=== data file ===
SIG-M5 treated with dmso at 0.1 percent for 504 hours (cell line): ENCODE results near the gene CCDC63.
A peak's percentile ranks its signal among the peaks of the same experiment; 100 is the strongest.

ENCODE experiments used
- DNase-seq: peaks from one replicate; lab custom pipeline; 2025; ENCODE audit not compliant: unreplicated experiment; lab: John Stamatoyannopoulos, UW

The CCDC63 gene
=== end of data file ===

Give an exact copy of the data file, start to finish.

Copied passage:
SIG-M5 treated with dmso at 0.1 percent for 504 hours (cell line): ENCODE results near the gene CCDC63.
A peak's percentile ranks its signal among the peaks of the same experiment; 100 is the strongest.

ENCODE experiments used
- DNase-seq: peaks from one replicate; lab custom pipeline; 2025; ENCODE audit not compliant: unreplicated experiment; lab: John Stamatoyannopoulos, UW

The CCDC63 gene